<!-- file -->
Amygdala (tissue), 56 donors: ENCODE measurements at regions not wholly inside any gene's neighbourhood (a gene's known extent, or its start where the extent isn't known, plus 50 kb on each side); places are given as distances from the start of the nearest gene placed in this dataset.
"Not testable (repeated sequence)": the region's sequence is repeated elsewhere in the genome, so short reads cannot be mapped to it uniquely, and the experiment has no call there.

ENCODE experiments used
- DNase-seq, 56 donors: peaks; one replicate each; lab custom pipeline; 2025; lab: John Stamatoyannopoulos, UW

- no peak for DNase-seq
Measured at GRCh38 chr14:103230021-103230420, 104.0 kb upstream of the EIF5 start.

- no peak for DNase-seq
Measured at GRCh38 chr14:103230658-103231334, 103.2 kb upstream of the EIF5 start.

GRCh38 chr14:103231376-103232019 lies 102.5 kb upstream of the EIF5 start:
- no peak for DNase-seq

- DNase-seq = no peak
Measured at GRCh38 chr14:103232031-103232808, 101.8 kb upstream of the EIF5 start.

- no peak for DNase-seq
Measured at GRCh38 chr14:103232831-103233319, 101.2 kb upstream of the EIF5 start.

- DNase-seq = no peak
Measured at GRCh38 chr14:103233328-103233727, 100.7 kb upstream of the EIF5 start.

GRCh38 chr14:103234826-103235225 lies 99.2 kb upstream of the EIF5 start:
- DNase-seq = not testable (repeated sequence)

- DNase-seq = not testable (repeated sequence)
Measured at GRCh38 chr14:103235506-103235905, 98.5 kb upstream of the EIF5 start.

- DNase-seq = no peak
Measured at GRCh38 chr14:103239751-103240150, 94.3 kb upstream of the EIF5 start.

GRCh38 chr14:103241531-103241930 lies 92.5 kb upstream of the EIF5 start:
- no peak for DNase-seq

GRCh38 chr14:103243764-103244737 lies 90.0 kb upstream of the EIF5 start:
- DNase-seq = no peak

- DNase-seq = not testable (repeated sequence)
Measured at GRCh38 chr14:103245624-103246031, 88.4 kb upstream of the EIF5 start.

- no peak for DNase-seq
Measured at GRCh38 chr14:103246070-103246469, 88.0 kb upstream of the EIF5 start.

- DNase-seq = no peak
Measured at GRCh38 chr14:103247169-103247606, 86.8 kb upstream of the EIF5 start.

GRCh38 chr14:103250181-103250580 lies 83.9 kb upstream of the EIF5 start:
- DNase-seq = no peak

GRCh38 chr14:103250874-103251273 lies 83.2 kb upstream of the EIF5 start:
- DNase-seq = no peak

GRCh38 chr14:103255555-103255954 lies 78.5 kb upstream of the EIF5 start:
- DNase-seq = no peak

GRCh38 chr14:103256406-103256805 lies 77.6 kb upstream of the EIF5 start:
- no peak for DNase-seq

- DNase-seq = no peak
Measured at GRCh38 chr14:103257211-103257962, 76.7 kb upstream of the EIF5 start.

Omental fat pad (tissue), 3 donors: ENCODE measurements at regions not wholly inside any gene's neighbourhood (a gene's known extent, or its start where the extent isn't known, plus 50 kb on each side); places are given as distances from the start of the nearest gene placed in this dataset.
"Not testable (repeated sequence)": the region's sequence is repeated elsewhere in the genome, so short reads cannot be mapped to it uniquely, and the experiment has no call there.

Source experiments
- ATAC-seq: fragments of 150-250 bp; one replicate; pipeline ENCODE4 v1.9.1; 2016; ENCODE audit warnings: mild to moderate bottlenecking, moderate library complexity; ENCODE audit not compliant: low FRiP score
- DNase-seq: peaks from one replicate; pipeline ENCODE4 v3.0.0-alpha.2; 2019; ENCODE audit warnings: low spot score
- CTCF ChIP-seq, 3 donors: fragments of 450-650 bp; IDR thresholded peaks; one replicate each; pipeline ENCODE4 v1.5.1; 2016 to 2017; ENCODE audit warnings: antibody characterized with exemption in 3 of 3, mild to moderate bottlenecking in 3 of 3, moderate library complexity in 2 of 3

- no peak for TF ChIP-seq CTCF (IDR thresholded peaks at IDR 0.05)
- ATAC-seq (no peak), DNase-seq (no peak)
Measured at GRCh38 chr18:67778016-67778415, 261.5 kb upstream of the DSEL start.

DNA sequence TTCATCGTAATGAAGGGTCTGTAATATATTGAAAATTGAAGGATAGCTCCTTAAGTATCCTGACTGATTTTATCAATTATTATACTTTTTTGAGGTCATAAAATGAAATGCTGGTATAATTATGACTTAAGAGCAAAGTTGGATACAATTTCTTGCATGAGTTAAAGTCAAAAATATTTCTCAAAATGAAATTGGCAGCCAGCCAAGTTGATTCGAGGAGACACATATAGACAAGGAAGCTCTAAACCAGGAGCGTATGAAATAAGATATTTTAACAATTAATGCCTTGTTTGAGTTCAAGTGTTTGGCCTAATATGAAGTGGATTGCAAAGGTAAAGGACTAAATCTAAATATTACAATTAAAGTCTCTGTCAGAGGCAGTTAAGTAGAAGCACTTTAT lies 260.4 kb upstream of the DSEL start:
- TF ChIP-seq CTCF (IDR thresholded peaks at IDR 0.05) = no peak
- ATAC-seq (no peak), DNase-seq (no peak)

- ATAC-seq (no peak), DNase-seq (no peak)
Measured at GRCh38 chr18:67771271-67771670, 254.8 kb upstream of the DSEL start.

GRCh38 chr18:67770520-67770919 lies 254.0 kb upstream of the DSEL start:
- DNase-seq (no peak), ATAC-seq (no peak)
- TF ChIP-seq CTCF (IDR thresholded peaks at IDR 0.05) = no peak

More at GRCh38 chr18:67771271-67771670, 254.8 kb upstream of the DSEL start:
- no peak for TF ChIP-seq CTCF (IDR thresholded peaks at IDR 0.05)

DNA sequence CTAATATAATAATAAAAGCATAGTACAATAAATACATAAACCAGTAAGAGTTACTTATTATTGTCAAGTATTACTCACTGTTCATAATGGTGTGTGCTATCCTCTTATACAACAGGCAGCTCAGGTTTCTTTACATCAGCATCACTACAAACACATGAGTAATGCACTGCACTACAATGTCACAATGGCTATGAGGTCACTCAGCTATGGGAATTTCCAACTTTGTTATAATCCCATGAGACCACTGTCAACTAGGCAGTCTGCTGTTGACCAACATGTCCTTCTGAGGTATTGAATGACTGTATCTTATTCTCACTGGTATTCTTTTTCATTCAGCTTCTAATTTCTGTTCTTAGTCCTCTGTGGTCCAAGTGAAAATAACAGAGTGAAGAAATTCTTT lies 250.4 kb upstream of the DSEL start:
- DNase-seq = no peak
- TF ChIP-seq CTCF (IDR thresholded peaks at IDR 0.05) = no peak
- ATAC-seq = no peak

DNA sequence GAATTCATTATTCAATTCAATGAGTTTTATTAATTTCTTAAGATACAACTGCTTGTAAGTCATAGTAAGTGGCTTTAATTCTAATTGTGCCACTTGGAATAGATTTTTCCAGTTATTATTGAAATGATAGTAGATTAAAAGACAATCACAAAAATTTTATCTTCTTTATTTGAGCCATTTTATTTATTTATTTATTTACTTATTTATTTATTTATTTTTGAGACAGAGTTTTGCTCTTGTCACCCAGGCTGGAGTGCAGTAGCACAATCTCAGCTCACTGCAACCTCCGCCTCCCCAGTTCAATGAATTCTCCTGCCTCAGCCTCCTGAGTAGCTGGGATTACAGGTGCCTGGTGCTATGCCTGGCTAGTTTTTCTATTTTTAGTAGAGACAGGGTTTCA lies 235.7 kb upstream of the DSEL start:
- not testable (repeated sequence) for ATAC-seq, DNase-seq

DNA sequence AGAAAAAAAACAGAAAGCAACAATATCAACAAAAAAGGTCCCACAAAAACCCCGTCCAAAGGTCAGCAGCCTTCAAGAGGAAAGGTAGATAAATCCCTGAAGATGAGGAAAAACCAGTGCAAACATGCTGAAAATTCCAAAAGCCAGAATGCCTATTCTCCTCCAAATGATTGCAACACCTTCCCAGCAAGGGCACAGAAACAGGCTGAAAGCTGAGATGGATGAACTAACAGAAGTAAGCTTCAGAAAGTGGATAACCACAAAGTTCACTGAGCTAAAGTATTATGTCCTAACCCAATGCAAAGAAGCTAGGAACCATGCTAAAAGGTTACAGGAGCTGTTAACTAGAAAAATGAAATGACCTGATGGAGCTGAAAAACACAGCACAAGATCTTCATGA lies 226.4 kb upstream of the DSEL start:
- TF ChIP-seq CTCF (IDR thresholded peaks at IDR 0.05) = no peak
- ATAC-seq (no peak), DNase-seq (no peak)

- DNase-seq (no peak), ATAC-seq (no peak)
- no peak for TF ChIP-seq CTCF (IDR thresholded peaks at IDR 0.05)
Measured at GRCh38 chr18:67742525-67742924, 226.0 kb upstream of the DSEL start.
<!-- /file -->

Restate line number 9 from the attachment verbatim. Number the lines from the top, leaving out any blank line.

GRCh38 chr14:103231376-103232019 lies 102.5 kb upstream of the EIF5 start: